“Revivify Fanny. And my work is done.”
Sometime in the 1960s, in sunny Sacramento, two Filipina-American sisters got together with other teenage girls to play music. Little did they know their garage band would evolve into the legendary rock group Fanny, the first all-women band to release an LP with a major record label (Warner/Reprise, 1970).
Despite releasing 5 critically-acclaimed albums over 5 years, touring with famed bands from SLADE to CHICAGO and amassing a dedicated fan base of music legends including David Bowie, Fanny’s groundbreaking impact in music was written out of history… until bandmates reunite 50 years later with a new rock record deal.
With their long, wild hair now streaked with silver, if not outright white, the women of Fanny still know how to rock. The band—comprised at various times of musically self-taught sisters June and Jean Millington, Brie Howard Darling, Nickey Barclay, Alice de Buhr, and Patti Quatro—kicked down the door for the likes of The Runaways and The Go-Go’s by being the first all-woman rock band to release an album with a major record company in the ’70s.
Interspersed with archival performance footage and interviews with rock ’n’ roll legends like Bonnie Raitt, Kate Pierson of The B-52’s, Kathy Valentine of the Go-Go’s,Todd Rundgren, The Runaways’ Cherie Currie, this loving portrait from director Bobbi Jo Hart ( Rebels on Pointe, Frameline41) follows the band members as they try to make their mark again after 45 years, while chronicling their trailblazing rise and unfortunate plateau mired by sexism, racism, and homophobia.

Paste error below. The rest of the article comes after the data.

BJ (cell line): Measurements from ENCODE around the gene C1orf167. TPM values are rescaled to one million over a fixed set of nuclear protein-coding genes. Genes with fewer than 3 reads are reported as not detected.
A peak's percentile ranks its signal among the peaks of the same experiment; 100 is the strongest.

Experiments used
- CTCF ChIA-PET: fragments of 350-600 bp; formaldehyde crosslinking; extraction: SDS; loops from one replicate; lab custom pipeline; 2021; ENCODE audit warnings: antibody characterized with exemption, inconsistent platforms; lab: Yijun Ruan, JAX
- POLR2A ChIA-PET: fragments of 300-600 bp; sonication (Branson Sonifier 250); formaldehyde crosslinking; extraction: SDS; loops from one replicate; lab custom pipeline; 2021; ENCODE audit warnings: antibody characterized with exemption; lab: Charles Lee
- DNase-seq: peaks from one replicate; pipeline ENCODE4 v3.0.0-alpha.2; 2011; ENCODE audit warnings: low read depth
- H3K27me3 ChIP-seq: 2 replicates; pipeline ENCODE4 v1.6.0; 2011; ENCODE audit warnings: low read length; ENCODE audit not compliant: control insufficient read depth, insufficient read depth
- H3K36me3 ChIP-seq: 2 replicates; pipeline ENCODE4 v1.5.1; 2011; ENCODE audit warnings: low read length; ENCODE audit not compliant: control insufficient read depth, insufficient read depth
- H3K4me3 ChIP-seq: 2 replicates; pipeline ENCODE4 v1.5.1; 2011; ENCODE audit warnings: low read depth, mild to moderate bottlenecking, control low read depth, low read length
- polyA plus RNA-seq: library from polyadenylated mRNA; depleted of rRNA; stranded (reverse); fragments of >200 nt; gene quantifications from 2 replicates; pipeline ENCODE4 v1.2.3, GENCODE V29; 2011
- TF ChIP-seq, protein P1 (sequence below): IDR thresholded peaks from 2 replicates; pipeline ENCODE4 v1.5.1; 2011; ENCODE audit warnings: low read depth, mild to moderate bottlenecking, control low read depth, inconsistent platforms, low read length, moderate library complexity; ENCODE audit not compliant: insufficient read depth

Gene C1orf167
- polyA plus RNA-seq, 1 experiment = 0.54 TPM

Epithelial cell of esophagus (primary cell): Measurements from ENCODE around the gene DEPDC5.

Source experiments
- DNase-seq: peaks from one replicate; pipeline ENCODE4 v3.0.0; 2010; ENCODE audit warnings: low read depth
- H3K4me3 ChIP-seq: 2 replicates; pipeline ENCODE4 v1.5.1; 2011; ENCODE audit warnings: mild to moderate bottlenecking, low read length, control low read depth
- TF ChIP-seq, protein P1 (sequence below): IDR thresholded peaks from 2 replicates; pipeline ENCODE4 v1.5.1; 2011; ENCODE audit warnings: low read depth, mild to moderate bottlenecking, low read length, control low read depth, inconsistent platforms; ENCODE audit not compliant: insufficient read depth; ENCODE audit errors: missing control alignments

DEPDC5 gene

Meet original Fanny drummer Alice de Buhr for our post-screening Q&A!
“They were one of the finest fucking rock bands of their time…They’re as important as anybody else who’s ever been, ever; it just wasn’t their time.”
»Read full review in Rolling Stone
“Tells an important and bittersweet story that is testament to the importance of amplifying the voices of queer women of colour, lest their impacts be lost to a patriarchal history.”
»Read full review in LesFlicks
“While Fanny was active in the 1970s and the members are now in their early 70s, the film pulses with the feeling that their long-deserved recognition is just around the bend.”
»Read full review in POV Magazine
“Their brand of proto-metal and glam slots perfectly with the greatest hits of the ’70s, and still sounds fresh and exciting today. Apart from reclaiming their musical bona fides, the film delves into the issues the band faced by being visible minorities in a close-minded industry and the difficulties of concealing their queer identities in order to keep the band afloat.”
»Read full review in Bad Feeling Magazine